by Ray Nessly
Street mime in white face and white gloves, trapped in invisible box. Tip jar empty. Marcel's solo-dancing the tango now, teeth clenching ephemeral rose. Passersby pass him by.
He shackles his arms and legs. Imaginary handcuffs, intangible chains. The padlock's but a ghost. The blindfold? Real.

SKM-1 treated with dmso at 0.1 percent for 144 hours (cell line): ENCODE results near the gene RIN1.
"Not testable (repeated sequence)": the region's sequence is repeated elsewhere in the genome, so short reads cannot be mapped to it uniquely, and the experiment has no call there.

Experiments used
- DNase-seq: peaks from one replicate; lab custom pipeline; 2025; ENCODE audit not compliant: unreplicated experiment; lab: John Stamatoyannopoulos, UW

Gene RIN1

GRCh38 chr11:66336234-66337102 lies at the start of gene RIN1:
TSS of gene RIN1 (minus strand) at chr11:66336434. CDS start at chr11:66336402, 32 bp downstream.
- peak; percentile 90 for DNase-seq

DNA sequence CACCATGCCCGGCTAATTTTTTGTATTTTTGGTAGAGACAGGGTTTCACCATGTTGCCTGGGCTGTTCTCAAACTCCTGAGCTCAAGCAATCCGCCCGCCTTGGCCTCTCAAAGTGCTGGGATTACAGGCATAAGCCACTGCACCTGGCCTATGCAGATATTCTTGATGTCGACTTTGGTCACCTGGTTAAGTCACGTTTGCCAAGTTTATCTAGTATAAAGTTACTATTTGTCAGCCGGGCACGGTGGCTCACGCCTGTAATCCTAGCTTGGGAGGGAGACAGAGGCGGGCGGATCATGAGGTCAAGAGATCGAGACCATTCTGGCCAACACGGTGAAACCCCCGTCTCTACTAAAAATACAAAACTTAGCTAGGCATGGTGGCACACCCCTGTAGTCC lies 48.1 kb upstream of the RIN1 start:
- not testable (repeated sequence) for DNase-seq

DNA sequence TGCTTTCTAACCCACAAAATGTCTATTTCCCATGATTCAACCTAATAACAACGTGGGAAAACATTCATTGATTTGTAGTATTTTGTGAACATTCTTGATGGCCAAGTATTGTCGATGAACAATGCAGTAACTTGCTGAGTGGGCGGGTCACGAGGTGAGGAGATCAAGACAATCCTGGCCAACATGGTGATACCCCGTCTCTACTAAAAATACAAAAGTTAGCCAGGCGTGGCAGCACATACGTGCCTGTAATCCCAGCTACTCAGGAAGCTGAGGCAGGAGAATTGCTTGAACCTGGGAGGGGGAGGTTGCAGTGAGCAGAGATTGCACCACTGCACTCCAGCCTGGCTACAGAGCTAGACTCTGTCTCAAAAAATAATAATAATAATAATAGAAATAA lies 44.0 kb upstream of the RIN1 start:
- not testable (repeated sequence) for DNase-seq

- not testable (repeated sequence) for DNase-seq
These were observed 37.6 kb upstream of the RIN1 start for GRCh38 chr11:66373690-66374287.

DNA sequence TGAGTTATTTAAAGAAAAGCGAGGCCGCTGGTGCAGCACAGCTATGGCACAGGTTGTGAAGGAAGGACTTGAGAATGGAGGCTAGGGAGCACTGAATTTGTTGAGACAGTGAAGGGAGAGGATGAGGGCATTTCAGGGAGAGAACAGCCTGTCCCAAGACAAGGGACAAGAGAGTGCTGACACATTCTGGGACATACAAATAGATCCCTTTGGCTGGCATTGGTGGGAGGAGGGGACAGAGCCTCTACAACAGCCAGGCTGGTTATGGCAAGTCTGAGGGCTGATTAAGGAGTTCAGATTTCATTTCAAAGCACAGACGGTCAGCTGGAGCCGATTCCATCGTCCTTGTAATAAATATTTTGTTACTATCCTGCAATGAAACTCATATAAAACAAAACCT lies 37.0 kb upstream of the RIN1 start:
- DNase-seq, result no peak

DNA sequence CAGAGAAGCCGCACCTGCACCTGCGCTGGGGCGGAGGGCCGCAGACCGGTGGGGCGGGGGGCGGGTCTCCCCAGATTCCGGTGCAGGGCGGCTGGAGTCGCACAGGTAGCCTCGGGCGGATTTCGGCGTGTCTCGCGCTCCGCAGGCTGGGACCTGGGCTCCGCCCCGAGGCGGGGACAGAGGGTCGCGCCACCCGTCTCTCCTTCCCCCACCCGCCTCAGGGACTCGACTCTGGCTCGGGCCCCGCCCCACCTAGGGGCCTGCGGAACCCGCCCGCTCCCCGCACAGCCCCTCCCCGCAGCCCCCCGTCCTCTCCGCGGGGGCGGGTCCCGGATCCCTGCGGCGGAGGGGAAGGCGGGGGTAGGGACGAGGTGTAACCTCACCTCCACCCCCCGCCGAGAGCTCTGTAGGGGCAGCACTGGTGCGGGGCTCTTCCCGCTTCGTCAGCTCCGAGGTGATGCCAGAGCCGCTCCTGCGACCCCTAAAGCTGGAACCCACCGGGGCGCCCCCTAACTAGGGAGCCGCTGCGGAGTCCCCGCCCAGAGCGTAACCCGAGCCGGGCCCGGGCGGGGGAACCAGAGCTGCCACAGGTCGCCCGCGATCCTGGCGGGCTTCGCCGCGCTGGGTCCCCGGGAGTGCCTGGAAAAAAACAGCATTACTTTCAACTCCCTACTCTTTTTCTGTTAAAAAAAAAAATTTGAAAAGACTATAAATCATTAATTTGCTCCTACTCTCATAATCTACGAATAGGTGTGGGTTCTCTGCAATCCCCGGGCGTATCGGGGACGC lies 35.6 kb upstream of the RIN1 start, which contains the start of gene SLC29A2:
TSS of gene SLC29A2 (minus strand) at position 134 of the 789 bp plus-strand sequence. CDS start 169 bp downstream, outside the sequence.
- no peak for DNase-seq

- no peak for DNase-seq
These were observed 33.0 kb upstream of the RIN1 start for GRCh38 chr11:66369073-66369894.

Master of silence, in bundle on sidewalk, struggling like Houdini.
Tap-tap down the sidewalk goes a cane, tap-tap against the tip jar, tap-tap against Marcel's noggin.
“Sorry 'bout that!” the blind man says, reaching into his pocket. He fingers his coins, finds just the right one, and plunks it into Marcel's jar.
All rights reserved.
Published-- Boston Literary Magazine Winter 2014-2015
Reprinted by Apocrypha and Abstractions July 11 2016